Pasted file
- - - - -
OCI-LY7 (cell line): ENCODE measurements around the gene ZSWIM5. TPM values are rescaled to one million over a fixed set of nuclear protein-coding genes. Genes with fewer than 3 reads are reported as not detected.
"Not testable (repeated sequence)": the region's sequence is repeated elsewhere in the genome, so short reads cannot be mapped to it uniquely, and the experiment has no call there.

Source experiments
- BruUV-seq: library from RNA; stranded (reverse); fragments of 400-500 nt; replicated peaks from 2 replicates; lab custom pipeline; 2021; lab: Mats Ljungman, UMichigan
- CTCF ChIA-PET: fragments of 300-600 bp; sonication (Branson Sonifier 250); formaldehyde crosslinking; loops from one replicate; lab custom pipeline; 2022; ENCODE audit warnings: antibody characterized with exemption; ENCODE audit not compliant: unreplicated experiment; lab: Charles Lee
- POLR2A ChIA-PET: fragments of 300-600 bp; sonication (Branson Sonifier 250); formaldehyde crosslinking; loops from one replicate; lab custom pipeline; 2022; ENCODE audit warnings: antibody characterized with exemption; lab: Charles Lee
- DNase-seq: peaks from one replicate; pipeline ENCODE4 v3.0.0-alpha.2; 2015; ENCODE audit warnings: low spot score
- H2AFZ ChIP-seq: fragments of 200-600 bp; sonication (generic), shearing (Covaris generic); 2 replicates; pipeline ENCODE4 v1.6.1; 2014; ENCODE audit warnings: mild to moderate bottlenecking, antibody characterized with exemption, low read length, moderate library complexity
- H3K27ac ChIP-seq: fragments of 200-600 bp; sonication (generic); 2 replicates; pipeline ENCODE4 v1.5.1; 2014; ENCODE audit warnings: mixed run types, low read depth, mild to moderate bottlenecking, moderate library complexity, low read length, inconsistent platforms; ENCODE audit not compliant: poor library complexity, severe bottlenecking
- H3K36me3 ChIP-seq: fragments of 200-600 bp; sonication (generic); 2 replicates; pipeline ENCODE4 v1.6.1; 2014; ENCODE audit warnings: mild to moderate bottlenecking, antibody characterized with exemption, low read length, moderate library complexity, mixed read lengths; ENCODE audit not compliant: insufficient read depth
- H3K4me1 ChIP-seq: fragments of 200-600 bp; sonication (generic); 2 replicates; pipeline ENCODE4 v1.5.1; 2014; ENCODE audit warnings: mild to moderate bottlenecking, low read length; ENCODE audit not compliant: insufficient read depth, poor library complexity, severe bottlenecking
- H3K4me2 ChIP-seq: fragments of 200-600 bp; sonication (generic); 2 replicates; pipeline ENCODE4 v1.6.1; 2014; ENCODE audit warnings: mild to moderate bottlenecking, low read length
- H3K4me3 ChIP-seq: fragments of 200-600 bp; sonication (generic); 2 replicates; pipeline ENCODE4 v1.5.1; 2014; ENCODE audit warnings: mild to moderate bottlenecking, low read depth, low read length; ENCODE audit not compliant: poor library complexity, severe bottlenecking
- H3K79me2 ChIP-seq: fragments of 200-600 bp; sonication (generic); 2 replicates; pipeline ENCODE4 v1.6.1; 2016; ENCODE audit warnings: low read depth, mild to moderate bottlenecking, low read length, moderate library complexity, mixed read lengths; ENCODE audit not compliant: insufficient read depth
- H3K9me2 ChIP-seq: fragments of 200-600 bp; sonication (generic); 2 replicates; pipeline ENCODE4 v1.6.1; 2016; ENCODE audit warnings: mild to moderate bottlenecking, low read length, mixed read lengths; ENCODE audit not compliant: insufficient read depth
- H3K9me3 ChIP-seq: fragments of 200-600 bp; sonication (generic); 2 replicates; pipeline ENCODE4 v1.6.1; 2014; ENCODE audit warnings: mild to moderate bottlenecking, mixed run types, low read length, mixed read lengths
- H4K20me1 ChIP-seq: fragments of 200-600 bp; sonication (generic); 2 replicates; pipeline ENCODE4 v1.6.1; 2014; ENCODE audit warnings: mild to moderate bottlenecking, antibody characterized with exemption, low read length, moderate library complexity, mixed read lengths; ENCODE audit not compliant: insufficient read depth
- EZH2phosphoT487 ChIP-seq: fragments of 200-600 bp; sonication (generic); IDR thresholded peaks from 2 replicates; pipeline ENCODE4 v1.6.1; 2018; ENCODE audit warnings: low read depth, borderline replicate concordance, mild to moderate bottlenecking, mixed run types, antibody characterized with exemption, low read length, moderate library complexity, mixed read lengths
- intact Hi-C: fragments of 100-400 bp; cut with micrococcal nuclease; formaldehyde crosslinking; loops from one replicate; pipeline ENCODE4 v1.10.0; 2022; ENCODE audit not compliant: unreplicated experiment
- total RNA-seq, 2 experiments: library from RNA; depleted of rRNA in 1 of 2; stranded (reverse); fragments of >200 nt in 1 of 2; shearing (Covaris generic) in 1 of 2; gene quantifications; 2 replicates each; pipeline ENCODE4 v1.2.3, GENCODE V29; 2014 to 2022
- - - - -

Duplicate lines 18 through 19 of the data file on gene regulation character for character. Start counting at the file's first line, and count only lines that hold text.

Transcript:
- EZH2phosphoT487 ChIP-seq: fragments of 200-600 bp; sonication (generic); IDR thresholded peaks from 2 replicates; pipeline ENCODE4 v1.6.1; 2018; ENCODE audit warnings: low read depth, borderline replicate concordance, mild to moderate bottlenecking, mixed run types, antibody characterized with exemption, low read length, moderate library complexity, mixed read lengths
- intact Hi-C: fragments of 100-400 bp; cut with micrococcal nuclease; formaldehyde crosslinking; loops from one replicate; pipeline ENCODE4 v1.10.0; 2022; ENCODE audit not compliant: unreplicated experiment